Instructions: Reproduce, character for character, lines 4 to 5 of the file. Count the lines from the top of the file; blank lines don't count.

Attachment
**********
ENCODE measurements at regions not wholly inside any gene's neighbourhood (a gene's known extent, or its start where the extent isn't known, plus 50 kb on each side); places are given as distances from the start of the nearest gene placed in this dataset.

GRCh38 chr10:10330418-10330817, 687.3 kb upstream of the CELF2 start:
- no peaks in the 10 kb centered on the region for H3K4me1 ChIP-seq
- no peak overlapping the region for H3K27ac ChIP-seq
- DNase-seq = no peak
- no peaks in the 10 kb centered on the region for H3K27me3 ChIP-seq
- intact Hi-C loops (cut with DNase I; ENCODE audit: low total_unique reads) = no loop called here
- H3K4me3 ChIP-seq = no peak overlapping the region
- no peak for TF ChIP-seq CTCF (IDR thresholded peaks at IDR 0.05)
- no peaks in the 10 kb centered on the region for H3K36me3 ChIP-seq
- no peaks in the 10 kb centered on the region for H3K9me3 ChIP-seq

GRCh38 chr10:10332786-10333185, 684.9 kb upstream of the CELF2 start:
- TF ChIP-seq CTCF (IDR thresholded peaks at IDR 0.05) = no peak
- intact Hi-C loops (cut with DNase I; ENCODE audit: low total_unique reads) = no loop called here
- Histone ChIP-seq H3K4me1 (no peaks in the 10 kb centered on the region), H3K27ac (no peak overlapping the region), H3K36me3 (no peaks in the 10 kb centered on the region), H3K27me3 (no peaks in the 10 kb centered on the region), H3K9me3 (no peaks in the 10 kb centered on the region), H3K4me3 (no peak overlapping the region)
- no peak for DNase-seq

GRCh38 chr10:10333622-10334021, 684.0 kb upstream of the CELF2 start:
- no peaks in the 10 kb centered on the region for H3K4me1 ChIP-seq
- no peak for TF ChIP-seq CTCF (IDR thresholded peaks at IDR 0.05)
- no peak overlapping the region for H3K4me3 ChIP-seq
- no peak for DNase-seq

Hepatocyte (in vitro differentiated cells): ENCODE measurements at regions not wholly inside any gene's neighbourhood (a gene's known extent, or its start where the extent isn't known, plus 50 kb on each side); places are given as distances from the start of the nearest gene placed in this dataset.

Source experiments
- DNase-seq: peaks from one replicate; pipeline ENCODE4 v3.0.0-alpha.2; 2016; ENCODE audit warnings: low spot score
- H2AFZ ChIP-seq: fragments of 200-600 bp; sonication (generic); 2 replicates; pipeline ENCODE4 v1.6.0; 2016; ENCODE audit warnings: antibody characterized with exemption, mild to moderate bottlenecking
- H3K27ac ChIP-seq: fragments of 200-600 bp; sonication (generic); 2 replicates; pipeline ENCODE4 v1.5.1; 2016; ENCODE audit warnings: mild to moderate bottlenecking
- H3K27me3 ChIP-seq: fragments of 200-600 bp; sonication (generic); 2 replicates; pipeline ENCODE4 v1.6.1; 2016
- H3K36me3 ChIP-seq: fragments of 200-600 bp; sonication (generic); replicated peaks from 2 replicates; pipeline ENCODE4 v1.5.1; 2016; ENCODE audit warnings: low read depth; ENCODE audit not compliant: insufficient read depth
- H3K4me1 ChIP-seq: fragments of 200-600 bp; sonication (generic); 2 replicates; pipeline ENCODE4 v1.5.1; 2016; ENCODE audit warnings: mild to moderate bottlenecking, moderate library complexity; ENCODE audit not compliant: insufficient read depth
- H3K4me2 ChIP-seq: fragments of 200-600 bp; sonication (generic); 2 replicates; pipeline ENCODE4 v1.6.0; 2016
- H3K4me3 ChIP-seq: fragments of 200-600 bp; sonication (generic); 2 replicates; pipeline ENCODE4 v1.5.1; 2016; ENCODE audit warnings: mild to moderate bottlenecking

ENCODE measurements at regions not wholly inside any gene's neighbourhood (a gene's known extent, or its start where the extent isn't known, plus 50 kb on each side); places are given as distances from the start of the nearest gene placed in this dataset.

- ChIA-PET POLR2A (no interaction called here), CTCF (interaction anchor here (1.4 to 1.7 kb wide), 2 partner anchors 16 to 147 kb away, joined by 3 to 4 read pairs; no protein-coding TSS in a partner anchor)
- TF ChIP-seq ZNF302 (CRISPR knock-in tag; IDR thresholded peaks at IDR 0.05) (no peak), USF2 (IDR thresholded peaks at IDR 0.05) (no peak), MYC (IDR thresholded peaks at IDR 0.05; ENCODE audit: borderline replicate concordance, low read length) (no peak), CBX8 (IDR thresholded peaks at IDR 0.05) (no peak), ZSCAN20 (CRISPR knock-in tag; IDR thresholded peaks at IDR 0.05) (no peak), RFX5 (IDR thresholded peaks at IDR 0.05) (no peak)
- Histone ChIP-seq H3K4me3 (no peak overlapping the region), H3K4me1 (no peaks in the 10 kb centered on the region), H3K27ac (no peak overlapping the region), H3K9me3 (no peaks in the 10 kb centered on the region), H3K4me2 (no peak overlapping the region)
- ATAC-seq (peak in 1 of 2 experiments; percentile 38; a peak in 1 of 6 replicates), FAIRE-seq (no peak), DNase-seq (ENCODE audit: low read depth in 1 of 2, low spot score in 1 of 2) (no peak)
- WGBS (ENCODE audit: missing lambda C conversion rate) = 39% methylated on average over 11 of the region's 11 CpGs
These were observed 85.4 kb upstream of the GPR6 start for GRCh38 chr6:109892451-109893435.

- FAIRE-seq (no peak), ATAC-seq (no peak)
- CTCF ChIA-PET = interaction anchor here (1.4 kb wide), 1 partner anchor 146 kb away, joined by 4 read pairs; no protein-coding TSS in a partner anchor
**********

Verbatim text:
- no peak overlapping the region for H3K27ac ChIP-seq
- DNase-seq = no peak